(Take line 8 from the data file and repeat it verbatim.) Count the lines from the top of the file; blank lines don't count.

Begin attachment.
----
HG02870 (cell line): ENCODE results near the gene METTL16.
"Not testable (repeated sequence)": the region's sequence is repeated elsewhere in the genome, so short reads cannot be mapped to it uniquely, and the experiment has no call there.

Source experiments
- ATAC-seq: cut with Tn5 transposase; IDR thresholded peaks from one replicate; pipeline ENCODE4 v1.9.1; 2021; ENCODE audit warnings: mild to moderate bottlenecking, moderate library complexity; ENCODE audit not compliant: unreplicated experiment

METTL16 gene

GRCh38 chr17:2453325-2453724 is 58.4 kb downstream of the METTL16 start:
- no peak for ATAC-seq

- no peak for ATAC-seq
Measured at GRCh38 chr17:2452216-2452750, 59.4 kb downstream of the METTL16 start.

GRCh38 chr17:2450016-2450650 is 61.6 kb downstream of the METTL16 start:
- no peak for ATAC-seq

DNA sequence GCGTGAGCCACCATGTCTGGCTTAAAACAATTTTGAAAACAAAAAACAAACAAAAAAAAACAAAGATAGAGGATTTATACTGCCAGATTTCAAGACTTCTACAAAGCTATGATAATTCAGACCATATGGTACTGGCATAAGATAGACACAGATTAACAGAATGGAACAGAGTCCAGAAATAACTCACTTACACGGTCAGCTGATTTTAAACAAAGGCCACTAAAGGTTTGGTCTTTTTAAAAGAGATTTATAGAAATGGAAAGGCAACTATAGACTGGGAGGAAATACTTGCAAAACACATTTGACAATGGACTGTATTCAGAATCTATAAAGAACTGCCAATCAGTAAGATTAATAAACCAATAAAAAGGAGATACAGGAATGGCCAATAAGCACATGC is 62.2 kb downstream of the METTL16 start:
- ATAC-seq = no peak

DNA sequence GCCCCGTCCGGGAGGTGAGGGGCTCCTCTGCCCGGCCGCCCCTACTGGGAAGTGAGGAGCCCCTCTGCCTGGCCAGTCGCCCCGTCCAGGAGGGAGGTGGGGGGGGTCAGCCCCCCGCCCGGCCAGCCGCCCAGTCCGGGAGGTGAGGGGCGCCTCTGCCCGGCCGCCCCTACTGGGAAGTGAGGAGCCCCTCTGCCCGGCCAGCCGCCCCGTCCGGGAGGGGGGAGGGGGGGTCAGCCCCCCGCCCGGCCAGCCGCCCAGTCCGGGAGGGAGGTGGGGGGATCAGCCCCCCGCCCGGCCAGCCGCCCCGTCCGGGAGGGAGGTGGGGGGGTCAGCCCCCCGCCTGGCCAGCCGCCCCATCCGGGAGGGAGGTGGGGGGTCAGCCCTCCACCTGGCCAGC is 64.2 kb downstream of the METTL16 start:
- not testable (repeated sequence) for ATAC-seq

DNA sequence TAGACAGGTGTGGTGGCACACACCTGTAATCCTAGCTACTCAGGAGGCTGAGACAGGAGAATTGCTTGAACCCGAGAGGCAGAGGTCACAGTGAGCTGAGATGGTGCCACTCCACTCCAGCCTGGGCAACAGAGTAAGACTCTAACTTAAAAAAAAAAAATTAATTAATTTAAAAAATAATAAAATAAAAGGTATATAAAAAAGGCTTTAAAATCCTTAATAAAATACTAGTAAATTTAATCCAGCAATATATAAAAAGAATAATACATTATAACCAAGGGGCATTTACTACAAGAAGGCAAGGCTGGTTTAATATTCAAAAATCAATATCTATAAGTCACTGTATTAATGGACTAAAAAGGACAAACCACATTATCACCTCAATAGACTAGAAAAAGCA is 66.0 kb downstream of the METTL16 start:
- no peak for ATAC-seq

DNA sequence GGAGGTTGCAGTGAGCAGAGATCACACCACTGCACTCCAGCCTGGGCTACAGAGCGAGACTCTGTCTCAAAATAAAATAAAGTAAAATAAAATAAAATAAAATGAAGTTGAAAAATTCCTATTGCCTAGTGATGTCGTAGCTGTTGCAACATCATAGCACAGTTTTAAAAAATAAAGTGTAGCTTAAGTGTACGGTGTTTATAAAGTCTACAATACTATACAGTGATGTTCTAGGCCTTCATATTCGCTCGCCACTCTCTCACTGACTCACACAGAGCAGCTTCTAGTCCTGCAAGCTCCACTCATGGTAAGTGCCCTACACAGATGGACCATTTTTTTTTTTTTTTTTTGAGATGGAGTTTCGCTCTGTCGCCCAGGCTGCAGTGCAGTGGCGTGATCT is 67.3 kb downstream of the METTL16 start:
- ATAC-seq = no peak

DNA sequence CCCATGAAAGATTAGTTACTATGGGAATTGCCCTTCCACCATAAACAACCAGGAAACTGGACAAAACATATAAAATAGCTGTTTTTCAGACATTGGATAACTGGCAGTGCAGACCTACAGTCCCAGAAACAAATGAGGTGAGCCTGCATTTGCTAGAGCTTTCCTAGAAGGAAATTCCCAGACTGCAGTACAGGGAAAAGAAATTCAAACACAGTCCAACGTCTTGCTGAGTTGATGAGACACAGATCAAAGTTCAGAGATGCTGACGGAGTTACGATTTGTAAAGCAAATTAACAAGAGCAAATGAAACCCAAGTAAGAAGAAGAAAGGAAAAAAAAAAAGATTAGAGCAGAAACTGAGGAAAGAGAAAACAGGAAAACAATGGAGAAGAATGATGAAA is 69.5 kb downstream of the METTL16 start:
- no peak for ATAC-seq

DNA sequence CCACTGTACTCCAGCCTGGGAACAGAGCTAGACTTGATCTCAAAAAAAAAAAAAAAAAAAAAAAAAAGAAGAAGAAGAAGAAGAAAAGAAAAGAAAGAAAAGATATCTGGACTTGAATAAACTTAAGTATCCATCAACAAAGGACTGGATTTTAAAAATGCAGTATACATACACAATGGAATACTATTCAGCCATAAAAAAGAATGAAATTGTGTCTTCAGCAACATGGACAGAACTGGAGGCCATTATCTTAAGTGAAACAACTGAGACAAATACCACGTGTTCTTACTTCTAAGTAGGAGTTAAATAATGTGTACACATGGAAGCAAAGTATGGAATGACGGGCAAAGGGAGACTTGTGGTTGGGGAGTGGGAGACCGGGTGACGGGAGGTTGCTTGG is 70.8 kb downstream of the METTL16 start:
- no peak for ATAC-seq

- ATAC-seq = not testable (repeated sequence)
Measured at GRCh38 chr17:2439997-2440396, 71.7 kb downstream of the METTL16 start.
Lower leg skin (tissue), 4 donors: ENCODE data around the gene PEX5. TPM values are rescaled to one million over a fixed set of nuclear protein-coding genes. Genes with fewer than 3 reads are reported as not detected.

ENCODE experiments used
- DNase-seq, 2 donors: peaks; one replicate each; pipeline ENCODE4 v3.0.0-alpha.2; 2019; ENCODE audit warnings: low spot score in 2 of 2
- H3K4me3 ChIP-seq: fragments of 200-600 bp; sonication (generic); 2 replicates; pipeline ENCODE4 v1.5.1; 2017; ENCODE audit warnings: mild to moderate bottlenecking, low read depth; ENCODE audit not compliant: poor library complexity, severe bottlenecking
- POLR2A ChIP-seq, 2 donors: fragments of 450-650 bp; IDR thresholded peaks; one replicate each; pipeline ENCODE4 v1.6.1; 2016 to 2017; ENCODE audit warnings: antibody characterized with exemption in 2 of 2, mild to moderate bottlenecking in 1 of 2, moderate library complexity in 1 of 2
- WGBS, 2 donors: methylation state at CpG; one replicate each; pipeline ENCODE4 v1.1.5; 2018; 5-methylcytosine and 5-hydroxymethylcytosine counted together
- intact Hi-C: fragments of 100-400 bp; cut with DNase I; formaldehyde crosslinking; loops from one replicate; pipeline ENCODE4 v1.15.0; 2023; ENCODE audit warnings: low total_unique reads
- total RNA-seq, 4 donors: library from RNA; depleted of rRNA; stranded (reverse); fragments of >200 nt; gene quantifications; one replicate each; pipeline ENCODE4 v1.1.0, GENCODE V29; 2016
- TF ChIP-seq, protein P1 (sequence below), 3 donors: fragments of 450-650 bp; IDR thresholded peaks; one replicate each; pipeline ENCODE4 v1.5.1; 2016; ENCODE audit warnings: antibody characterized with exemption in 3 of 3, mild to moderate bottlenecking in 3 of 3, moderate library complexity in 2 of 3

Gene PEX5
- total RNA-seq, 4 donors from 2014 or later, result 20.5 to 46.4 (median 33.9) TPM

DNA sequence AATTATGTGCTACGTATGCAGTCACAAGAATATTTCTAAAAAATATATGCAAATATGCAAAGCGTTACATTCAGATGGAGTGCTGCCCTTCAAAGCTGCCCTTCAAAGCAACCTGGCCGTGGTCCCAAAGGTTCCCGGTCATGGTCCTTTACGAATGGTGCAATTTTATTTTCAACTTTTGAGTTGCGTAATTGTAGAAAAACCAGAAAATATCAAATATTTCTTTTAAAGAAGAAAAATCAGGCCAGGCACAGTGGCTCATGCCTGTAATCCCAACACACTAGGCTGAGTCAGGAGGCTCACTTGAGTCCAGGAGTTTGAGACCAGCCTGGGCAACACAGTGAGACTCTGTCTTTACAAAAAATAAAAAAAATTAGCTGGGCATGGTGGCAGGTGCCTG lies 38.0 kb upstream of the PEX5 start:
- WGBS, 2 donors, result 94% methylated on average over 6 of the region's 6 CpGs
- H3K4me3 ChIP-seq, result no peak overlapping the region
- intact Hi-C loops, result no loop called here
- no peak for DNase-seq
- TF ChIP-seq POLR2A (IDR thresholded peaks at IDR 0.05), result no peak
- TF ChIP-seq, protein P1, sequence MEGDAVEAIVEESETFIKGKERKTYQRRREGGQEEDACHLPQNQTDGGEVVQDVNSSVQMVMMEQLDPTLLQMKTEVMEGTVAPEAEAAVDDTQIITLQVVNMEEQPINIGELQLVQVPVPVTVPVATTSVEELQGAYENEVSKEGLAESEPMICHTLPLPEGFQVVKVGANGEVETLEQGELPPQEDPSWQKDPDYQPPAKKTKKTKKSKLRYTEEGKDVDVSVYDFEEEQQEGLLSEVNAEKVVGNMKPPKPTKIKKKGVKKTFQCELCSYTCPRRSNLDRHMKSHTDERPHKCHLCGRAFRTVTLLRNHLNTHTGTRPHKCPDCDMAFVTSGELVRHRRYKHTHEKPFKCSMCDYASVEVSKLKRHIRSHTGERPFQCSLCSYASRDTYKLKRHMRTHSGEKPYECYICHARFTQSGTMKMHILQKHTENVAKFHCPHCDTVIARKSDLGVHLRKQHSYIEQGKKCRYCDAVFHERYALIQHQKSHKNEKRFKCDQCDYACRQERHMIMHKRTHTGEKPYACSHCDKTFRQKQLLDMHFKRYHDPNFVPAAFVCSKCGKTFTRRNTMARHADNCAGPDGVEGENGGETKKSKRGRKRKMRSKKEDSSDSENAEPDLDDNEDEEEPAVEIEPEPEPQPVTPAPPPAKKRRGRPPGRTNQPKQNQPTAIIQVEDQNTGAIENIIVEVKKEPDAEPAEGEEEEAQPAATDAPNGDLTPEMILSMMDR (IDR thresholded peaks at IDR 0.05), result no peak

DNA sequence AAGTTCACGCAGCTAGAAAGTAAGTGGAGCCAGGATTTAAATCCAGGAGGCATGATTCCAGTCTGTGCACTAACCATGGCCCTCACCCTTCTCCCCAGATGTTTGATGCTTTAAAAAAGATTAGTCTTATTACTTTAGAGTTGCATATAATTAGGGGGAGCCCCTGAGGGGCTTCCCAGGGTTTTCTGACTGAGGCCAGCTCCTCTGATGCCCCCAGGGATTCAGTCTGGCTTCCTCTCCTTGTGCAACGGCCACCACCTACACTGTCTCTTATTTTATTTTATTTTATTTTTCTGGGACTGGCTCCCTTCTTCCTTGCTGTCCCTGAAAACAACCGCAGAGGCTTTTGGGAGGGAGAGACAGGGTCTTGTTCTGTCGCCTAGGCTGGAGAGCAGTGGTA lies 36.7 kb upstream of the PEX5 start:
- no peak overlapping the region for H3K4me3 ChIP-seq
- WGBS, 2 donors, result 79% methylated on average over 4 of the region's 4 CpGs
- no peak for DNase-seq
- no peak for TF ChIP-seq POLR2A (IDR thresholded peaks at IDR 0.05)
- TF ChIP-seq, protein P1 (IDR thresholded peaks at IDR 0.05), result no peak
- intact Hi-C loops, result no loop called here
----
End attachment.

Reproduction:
- no peak for ATAC-seq